Beyond Labels

A 360° Discussion of Foreign, National and Local Policy Issues

Notes from today’s meeting (3 Oct 2016)

Read this post online here (assuming the link works!)

Minimum wage and related issues

Worth watching: Nick Hanauer, Seattle billionaire, giving a TED talk on the dangers of growing inequality.

Worth reading:  Hanauer in the Atlantic on the minimum wage.

If human beings’ sense of fairness is sufficiently violated, they will do economically irrational things to punish the unjust. There’s ample research to back this up and theory to explain it. So if your economic theory doesn’t consider this as a factor, then it’s deficient and does not conform to reality as best we understand it.

When people in the United States have been polled to find out what they consider a fair division of wealth, they DO NOT think that everyone should be equally wealthy. But they are unaware of how far from ideal things actually are.

Here’s a paper by researchers Michael Norton (Harvard) and Dan Ariely (Duke). I don’t know Norton’s work, but I do know some of Ariely’s other work, and I think he’s brilliant.

The short summary:

This is what people think the ideal wealth distribution looks like, by income, political preference, and gender.


This is what they think it actually is. Quite different than the ideal, for all. Maybe even starting to be considered unfair (see polls referenced below).


Here’s what it actually looks like.


Gallup poll: “Americans Continue to Say U.S. Wealth Distribution Is Unfair

Pew Research “Most Americans say U.S. economic system is unfair, but high-income Republicans disagree

911 Terrorism bill and fallout

To correct the record: the bill was sponsored by John Cornyn, [R-TX].  Chuck Schumer is a one of about a dozen cosponsors (listed below) and tries to take more credit than appears due, here. He’s notable for introducing an amendment that watered down the vote.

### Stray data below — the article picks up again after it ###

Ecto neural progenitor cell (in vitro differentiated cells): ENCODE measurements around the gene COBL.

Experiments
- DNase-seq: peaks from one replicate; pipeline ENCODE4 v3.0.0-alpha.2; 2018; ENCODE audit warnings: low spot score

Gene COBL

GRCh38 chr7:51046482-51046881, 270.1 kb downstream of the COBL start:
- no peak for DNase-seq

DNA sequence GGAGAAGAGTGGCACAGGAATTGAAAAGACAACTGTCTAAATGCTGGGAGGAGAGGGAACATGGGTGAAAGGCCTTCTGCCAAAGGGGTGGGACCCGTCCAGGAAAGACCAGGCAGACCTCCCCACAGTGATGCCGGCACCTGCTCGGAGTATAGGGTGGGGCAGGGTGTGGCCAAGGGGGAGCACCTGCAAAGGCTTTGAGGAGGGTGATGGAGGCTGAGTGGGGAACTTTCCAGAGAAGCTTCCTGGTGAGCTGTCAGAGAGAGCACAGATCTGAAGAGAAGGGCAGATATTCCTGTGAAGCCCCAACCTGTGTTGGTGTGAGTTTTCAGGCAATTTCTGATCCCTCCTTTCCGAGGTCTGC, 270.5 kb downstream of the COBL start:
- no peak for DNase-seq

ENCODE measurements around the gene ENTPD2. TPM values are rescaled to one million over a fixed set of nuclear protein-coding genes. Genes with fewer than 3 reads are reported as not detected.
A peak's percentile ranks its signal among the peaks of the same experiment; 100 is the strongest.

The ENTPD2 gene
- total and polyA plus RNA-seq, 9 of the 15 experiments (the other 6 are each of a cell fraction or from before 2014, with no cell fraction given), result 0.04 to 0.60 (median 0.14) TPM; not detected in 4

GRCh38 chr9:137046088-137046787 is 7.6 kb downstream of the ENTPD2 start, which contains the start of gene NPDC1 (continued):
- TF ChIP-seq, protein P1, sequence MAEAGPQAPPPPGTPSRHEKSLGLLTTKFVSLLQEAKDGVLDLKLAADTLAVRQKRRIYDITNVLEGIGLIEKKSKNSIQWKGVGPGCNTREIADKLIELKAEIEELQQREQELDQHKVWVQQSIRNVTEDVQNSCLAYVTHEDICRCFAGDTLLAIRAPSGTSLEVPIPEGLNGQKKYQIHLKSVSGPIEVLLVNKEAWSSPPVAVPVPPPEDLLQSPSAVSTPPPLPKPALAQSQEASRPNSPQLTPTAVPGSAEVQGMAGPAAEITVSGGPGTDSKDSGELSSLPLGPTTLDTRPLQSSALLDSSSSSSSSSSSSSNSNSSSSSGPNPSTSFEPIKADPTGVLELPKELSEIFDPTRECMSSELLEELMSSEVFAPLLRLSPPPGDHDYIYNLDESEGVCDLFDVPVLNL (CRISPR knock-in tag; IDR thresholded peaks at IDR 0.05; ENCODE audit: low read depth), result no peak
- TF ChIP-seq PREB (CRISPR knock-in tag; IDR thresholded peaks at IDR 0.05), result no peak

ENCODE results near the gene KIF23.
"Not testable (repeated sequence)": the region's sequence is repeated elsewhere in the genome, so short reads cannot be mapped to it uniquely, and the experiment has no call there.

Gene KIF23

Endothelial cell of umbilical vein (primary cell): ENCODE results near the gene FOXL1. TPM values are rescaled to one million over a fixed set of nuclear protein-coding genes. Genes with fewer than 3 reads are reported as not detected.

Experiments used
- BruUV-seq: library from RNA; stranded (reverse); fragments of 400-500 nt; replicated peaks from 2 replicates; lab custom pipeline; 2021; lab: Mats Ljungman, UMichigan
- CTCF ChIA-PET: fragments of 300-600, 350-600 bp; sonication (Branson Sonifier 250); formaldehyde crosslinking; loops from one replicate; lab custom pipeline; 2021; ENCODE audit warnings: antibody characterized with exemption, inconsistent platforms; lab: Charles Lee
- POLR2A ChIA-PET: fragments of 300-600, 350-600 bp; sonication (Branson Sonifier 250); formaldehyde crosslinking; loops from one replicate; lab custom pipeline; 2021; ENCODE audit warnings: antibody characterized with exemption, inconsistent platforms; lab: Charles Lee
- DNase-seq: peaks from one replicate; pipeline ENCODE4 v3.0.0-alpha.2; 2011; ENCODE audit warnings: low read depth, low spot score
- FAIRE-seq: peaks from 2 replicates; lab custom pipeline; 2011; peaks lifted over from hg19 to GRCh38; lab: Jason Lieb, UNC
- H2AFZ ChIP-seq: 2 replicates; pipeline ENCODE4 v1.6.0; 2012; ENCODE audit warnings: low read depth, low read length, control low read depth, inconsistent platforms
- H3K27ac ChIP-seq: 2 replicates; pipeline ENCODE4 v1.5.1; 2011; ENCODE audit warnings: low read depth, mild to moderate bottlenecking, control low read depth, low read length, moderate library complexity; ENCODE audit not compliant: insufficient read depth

Complaints from Republicans in the House and Senate that Obama did not sufficiently explain the consequences are cited in this CNN report, excerpted below. Emphasis in the quote, mine.

“Because everyone was aware who the potential beneficiaries were, but nobody focused on the potential downside in terms of our international relationships. And I just think it was a ball dropped,” McConnell said. “I wish the President — and I hate to blame everything on him and I don’t — but it would have been helpful had…we had a discussion about this much earlier than the last week.” is a great site that scrapes government data from and presents it in more helpful ways.

The 9/11 terrorism bill is S.2040, or JASTA.  Here’s JASTA at and  here’s JASTA at GovTrack.

Here’s one of GovTrack’s graphics, which makes voting patterns a little clearer. Below is an excerpt from this page.


The bill was originally sponsored by Sen. Cornyn, John [R-TX] and cosponsored by:

Blumenthal, Richard [D-CT] (joined Sep 16, 2015)
Coons, Chris [D-DE] (joined Sep 16, 2015)
Cruz, Ted [R-TX] (joined Sep 16, 2015)
Feinstein, Dianne [D-CA] (joined Sep 16, 2015)
Flake, Jeff [R-AZ] (joined Sep 16, 2015)
Franken, Alan “Al” [D-MN] (joined Sep 16, 2015)
Graham, Lindsey [R-SC] (joined Sep 16, 2015)
Hatch, Orrin [R-UT] (joined Sep 16, 2015)
Klobuchar, Amy [D-MN] (joined Sep 16, 2015)
Lee, Mike [R-UT] (joined Sep 16, 2015)
Markey, Edward “Ed” [D-MA] (joined Sep 16, 2015)
Perdue, David [R-GA] (joined Sep 16, 2015)
Tillis, Thom [R-NC] (joined Sep 16, 2015)
Whitehouse, Sheldon [D-RI] (joined Sep 16, 2015)
And a bunch of latecomers who came to the party, became co-sponsored,


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